It won’t have escaped your attention that electric power is coming to recharge the motorcycle industry with deadlines now in place to phase out fossil-sourced fuel over the next 10-15 years.
While electric makes up a tiny portion of PTW (powered two-wheeler) sales in the UK at 5%, this figure is steadily rising, while more and more intriguing environmentally conscious options are hitting the market with every passing year.
This means there is an increasing likelihood that you will throw your leg over an electric motorcycle or scooter soon, even if it’s just to have a go.
Before you do, however, it is worth preparing yourself for experiencing some of the more unusual characteristics of electric power vs ICE (internal combustion engines) when out on the road.
Luckily for you, you’ve come to the right place with these handy hints, tips and tricks…
Recently, we went behind-the-scenes at one of the most influential, dedicated EV companies – Energica – who up until know have plied their expertise with motorcycling but who have ambitions to provide the complete powertrain to manufacturers of other vehicles, including boats or cars. Interviewing both the CTO and Sales & Marketing Director gave us quite the insight into how this 12-year-old Italian company, and here’s the full article and accompanying video.
Yes, it is different… but rest assured, the physics of riding an electric motorcycle or scooter should only require a few adjustments that won’t take long to get used to in a physical sense. Mentally, on the other hand…
Nevertheless, the fundamentals of riding a motorcycle or scooter safely - such as the ‘lifesaver check’ - where you are permitted to take one remain in place.
For anyone who has ridden a ‘twist and go’ style model, an EV’s similar gearbox-less technique will seem very familiar, albeit perhaps a little unusual to replicate the action on a larger model.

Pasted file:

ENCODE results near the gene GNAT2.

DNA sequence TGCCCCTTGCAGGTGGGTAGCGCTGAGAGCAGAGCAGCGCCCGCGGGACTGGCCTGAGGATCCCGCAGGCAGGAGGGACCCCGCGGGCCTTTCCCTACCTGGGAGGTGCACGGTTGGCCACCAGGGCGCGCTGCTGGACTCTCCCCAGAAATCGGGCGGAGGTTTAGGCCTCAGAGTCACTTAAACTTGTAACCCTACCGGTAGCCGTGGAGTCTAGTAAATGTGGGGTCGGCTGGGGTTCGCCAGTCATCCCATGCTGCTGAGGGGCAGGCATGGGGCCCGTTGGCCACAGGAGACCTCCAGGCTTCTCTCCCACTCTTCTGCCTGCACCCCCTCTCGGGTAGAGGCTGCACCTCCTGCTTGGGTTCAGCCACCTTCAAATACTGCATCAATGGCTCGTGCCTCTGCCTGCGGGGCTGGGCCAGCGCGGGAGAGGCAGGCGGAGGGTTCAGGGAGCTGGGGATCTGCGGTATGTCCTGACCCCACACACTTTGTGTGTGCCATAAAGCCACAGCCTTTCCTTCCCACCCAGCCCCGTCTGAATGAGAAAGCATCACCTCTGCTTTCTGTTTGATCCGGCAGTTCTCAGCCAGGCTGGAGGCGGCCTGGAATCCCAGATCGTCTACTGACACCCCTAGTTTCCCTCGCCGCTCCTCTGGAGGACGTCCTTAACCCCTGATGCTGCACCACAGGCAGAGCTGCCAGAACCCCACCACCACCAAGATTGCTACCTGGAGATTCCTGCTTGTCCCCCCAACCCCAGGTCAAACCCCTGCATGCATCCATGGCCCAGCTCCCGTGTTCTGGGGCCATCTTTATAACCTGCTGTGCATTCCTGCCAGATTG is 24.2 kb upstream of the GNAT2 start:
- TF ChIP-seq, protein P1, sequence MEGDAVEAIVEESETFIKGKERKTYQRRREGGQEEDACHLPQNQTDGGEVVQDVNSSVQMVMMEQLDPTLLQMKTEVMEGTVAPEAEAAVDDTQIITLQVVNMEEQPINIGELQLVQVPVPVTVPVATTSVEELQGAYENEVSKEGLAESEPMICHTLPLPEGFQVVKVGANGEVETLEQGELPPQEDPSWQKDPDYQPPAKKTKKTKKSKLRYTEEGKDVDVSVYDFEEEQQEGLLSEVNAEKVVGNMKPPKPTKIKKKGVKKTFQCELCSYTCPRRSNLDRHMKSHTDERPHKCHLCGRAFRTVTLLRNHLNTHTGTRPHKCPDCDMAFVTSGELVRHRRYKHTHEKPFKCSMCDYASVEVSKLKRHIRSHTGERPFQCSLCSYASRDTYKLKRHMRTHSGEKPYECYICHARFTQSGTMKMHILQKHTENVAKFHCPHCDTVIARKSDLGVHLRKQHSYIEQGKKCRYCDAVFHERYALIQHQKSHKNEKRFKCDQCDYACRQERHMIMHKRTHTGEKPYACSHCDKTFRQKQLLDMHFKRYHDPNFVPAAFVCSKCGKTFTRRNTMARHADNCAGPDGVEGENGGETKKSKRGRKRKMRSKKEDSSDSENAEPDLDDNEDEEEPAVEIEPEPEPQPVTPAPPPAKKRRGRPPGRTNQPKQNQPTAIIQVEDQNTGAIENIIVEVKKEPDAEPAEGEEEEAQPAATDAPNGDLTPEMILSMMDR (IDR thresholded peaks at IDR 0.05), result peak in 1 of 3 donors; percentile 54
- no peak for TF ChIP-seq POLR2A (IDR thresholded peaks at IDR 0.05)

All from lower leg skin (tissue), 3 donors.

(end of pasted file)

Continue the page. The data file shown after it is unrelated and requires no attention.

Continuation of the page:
Those are the basics, now you can focus on the key considerations - both on the motorcycle and out on the road - one must take when riding an electric motorcycle or electric scooter for the first time.
Torque figures - for a motorcycle especially - rank alongside ‘brake horsepower’ as among the most prominent numbers you’ll see when reading up on a petrol-fuelled motorcycle.
But while mechanical torque varies depending on how it is set-up with every ICE model, every electric motorcycle is equipped with a full 100% of torque all the time.
It means you have instantaneous acceleration and pulling power waiting for even the smallest hint of the throttle. While it doesn’t mean you’ll be winched into a wheelie from the lights - fortunately most models are too heavy to do that - you should anticipate the urgency of such a surge.
Indeed, while larger capacity motorcycle have always been able to reach licence-threatening speeds from a standstill in no time at all, even modest electric models have the potential to get take off even quicker, though once you’ve reached your cruising speed it settles into a calm plateau that isn’t bouncing off the rev limiter.
While all electric models will initially respond to the twist of a throttle identically, thereafter it will depend on what you are riding as to whether you develop a ‘need for speed’.
Like we say, it is worth being cautious during the first touches to get used to both the surge of linear forward motion, as well as the unusual sensation of doing so without having to click up the gears.
It means even experienced riders will need to adjust to the machine between their legs. For new licence holders, however, electric motorcycles and scooters will feel like relative a doddle to ride without the fuss of having to engage the clutch and change gear.
However, if you’re just starting out, be mindful of that instant speed too, especially on congested roads or around busy pedestrian areas.